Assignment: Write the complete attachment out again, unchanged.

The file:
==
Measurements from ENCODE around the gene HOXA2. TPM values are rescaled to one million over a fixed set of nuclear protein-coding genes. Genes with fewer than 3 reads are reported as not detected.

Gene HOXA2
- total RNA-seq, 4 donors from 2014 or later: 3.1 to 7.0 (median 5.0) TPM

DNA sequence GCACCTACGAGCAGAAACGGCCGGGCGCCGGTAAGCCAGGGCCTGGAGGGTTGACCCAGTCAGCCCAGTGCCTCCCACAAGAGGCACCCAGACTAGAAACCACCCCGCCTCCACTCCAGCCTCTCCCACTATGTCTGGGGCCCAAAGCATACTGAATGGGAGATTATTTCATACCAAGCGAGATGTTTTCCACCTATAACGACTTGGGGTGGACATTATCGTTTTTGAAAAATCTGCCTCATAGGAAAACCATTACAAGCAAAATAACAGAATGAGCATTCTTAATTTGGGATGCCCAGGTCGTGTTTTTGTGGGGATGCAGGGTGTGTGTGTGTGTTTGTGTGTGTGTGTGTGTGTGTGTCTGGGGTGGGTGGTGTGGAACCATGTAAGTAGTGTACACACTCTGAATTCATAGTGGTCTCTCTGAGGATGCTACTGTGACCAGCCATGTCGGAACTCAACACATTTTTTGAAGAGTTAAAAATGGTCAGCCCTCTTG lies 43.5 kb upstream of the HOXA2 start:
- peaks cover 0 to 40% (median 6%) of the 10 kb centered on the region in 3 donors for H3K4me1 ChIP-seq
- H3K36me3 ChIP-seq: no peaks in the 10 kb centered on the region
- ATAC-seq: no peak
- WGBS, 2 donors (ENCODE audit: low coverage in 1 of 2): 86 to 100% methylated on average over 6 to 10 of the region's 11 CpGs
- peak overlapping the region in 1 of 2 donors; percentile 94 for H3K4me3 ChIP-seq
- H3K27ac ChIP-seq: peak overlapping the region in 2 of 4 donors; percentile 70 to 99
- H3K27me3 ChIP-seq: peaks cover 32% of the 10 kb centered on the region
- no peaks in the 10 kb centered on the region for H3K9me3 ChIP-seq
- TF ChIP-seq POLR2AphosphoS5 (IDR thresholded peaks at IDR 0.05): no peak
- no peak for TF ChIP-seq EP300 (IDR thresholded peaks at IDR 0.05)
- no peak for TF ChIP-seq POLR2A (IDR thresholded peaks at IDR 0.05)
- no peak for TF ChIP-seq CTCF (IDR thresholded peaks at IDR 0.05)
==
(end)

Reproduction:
Measurements from ENCODE around the gene HOXA2. TPM values are rescaled to one million over a fixed set of nuclear protein-coding genes. Genes with fewer than 3 reads are reported as not detected.

Gene HOXA2
- total RNA-seq, 4 donors from 2014 or later: 3.1 to 7.0 (median 5.0) TPM

DNA sequence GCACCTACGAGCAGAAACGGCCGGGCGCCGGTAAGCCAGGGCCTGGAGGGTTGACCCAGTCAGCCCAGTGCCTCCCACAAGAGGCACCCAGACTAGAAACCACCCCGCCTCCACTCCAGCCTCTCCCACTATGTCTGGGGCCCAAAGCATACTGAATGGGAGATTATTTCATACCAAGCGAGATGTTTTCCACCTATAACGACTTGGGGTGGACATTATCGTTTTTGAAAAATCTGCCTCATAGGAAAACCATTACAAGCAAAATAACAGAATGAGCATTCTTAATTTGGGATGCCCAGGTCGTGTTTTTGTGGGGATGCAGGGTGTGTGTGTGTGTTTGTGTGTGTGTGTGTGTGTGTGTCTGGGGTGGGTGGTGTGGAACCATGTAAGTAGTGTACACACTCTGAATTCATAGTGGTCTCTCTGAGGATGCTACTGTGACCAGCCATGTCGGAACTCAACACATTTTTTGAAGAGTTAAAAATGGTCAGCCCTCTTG lies 43.5 kb upstream of the HOXA2 start:
- peaks cover 0 to 40% (median 6%) of the 10 kb centered on the region in 3 donors for H3K4me1 ChIP-seq
- H3K36me3 ChIP-seq: no peaks in the 10 kb centered on the region
- ATAC-seq: no peak
- WGBS, 2 donors (ENCODE audit: low coverage in 1 of 2): 86 to 100% methylated on average over 6 to 10 of the region's 11 CpGs
- peak overlapping the region in 1 of 2 donors; percentile 94 for H3K4me3 ChIP-seq
- H3K27ac ChIP-seq: peak overlapping the region in 2 of 4 donors; percentile 70 to 99
- H3K27me3 ChIP-seq: peaks cover 32% of the 10 kb centered on the region
- no peaks in the 10 kb centered on the region for H3K9me3 ChIP-seq
- TF ChIP-seq POLR2AphosphoS5 (IDR thresholded peaks at IDR 0.05): no peak
- no peak for TF ChIP-seq EP300 (IDR thresholded peaks at IDR 0.05)
- no peak for TF ChIP-seq POLR2A (IDR thresholded peaks at IDR 0.05)
- no peak for TF ChIP-seq CTCF (IDR thresholded peaks at IDR 0.05)